Have you been to Willets Point lately? No? Consider yourself lucky.
Part war-zone, part third world country, Willets Point has fallen into disrepair. A menagerie of wracked buildings and cratered roads, the city has turned it’s back on this section of Queens with intention.
Rising over the roofline of automobile shops – many of which may or may not be chop shops – is the beauty of Citi Field. The new Mets stadium stands in stark contrast to the mess surrounding it.
On my way to Citi Field on Tuesday, I missed my turn into the parking lot. Thinking quickly, I made a quick right down Willets Point Boulevard, hoping it would take me back to where I needed to be.
At that point in my journey, I failed to realize where I had turned or what I would witness over the next three minutes.
If I had been told I was suddenly transported to a decrepit town in a third-world country, I would have believed you. From shanty-looking buildings, stray dogs wandering the hills and valleys that used to be a road, and the overall atmosphere of broken-down lives and businesses I no longer would have thought I was in New York.
I understand that the city has let Willets Point fall from bustling neighborhood (which may or may not have been so decrepit) to a haggard mess so they can claim eminent domain over the area. Though the families and stores that survive there have been wronged by this doing, it is truly remarkable how far they have let the place fall around them.
On one hand, the city taking the land would clean up the area around Citi Field and nearby Arthur Ashe Stadium. As it stands now, I was barely comfortable driving down Willets Point Blvd. in broad daylight. I could only imagine what it would be like at night.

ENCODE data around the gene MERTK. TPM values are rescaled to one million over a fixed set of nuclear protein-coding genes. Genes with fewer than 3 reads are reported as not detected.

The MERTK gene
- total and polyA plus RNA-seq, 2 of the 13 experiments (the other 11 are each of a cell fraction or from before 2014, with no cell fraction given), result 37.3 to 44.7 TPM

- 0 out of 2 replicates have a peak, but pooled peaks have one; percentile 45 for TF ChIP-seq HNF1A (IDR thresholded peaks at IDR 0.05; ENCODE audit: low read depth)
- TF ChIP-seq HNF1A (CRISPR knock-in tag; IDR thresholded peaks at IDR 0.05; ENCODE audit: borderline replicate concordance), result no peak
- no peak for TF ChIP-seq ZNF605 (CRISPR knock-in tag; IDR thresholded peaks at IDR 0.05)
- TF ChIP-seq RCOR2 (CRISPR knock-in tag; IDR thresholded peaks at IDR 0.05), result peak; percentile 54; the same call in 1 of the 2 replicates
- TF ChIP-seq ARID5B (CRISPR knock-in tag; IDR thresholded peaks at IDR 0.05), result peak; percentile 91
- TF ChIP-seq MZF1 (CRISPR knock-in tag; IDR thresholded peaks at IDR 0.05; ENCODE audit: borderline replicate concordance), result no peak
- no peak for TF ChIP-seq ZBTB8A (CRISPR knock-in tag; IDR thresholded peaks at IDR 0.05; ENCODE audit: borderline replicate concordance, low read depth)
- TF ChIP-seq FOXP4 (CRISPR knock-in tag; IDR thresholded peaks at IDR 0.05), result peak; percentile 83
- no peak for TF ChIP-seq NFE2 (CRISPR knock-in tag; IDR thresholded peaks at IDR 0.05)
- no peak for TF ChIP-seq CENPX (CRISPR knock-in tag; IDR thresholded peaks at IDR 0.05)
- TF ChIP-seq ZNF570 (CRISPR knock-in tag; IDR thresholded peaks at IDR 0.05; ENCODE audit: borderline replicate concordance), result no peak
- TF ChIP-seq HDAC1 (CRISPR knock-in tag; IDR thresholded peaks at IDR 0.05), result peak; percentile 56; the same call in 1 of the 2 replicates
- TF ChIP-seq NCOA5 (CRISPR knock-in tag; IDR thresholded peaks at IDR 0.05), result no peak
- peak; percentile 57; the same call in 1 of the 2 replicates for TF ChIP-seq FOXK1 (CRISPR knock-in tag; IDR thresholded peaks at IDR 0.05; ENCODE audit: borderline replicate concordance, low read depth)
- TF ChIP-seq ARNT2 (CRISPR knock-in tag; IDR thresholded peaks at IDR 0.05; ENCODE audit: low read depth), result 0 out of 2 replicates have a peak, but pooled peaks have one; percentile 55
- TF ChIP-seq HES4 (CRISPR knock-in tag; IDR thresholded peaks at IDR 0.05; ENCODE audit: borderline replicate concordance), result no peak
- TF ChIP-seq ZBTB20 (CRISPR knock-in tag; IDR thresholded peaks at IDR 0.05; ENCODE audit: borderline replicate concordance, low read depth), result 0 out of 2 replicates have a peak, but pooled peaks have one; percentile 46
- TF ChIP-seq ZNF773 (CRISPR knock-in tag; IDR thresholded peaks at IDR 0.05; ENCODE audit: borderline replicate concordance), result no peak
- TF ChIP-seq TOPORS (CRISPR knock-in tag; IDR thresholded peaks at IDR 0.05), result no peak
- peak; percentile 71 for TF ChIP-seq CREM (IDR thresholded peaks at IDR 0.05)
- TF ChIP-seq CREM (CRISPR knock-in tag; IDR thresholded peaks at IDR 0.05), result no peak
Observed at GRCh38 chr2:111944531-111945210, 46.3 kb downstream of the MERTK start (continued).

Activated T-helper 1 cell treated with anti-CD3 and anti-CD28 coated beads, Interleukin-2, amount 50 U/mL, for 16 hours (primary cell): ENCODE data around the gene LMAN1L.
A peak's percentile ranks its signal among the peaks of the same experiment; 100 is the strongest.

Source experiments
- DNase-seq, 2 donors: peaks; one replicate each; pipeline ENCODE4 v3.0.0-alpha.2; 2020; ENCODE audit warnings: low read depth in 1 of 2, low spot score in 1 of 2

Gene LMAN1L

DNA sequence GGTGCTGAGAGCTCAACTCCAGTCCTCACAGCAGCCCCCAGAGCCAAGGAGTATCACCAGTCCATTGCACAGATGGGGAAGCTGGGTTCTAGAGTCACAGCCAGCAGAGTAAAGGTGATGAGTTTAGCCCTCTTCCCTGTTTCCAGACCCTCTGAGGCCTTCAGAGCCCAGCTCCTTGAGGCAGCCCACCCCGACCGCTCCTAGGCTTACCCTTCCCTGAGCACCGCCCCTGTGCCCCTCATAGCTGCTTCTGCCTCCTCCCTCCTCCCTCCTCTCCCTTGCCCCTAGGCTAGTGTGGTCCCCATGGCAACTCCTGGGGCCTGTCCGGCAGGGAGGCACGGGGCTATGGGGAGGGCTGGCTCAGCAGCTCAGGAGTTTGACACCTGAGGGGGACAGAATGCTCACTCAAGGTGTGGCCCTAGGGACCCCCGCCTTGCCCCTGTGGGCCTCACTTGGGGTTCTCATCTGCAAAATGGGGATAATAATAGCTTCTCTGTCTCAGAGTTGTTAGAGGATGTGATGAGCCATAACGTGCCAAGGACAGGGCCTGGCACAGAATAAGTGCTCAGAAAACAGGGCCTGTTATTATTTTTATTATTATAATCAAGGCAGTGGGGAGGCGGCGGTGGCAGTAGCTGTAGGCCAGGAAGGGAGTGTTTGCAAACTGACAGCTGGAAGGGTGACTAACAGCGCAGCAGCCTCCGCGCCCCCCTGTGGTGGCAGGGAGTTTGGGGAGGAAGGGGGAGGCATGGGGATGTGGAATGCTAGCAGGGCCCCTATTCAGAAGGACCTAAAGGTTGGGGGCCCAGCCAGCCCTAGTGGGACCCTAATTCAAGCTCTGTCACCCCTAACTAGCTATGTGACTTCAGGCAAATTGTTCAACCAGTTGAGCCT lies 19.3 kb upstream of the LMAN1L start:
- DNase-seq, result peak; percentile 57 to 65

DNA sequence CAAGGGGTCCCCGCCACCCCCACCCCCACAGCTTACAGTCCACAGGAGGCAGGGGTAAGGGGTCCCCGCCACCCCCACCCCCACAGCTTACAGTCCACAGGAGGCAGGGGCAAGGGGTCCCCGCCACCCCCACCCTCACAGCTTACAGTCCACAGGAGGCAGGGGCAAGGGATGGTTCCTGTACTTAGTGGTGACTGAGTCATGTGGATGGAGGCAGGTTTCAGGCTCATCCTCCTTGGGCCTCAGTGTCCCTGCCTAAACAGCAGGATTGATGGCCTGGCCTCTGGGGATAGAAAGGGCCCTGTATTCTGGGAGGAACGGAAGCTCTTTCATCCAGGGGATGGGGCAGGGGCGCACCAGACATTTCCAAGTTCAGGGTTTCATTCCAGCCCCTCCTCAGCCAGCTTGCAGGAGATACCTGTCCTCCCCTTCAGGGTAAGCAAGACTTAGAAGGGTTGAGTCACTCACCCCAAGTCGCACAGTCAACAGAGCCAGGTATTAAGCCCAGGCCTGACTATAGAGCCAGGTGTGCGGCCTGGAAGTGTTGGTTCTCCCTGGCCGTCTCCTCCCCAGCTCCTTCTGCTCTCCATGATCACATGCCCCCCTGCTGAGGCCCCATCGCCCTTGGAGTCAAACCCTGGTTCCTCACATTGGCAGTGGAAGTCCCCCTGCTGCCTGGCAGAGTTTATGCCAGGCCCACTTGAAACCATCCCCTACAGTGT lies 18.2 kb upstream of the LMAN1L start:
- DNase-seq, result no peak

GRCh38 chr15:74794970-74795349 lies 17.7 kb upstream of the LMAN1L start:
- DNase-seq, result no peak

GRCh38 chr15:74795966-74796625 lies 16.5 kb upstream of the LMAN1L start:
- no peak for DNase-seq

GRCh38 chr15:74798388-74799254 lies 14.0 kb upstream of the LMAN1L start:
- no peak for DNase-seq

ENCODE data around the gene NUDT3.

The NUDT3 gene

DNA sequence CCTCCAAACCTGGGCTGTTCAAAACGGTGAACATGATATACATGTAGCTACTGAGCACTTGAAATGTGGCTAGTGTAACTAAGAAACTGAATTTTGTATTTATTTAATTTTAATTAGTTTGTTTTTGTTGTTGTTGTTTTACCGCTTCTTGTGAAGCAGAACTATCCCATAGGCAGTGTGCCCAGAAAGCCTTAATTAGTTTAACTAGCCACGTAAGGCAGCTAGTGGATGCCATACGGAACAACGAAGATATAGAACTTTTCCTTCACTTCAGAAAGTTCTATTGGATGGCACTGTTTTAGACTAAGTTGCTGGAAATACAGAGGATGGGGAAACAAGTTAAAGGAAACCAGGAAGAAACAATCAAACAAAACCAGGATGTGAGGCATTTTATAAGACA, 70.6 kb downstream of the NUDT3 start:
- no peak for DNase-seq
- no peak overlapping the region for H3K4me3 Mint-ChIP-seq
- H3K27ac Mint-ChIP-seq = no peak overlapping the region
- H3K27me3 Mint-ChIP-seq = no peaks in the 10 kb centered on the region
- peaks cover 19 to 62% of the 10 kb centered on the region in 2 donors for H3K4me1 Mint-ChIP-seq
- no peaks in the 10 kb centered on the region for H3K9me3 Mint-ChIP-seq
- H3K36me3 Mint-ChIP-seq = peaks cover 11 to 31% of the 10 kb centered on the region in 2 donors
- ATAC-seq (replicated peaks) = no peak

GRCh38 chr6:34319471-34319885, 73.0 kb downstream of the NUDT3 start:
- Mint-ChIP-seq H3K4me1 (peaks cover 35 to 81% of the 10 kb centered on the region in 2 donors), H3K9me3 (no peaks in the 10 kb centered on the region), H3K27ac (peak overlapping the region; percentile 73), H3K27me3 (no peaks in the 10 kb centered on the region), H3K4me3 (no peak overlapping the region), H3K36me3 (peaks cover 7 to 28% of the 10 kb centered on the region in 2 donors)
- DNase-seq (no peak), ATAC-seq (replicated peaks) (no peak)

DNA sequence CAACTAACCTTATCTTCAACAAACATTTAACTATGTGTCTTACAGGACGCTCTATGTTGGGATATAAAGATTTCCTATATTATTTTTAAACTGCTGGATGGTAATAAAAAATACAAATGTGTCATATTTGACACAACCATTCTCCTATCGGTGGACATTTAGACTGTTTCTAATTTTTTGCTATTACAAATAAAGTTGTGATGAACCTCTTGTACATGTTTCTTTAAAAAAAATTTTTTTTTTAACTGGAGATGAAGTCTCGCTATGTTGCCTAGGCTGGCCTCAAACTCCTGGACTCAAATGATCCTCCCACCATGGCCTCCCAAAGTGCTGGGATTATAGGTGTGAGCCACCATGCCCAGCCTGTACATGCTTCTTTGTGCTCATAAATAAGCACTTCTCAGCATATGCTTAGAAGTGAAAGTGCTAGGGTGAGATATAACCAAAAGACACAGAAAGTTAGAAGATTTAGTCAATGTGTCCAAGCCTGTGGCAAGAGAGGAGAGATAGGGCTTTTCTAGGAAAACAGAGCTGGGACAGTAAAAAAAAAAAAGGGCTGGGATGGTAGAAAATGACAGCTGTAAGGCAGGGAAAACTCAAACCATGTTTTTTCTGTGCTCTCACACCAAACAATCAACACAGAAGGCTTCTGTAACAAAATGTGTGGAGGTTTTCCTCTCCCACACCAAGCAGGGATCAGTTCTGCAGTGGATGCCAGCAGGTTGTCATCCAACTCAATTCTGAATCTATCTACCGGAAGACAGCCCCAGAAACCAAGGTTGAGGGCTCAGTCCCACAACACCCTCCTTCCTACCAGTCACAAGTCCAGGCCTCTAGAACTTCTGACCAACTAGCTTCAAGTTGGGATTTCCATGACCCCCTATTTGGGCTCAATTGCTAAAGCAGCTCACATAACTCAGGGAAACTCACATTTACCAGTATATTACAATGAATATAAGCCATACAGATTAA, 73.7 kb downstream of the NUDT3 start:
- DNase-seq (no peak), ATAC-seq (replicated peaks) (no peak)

(Is it fear of the unknown or the base of simple mess and dirty neighborhood that strikes fear into me, I’m not sure. Whatever it was, I’m sure many people would share the same sentiment.)
On the other hand, these people have a right to their land and property ownership. If they legally own the buildings they inhabit and are just the victims of a mismanaged effort to claim eminent domain, then they should rightfully be angry at what has happened.
There is no right way to solve this problem. Either way, people will be upset and people will be wronged.
If you had to ask me for my stance on this, I would begrudgingly tell you I support the city taking eminent domain, but not what they have done. The neighborhood has fallen into such dilapidation it seems beyond saving. Even though the city has slapped this neighborhood in the face by failing to provide the simplest needs and wants, it has worked.
The folks of Willets Point have let the city beat them, have let the city win. Instead of standing strong in the face of adversity, they have played directly into the city’s hand as the neighborhood decayed.
They did not take things into their own hands and help keep the locale clean. No, they let it fall apart around them.
There is no saving Willets Point. It has fallen too far out of commission to be rescued. The city of New York, however unjustly, should do a service to this area by taking it and tearing it down.
The city, at it’s furthest reaches, would struggle to find a comparable scar on it's overall beauty.
Tear down Willets Point. Start anew. It’s the only way now.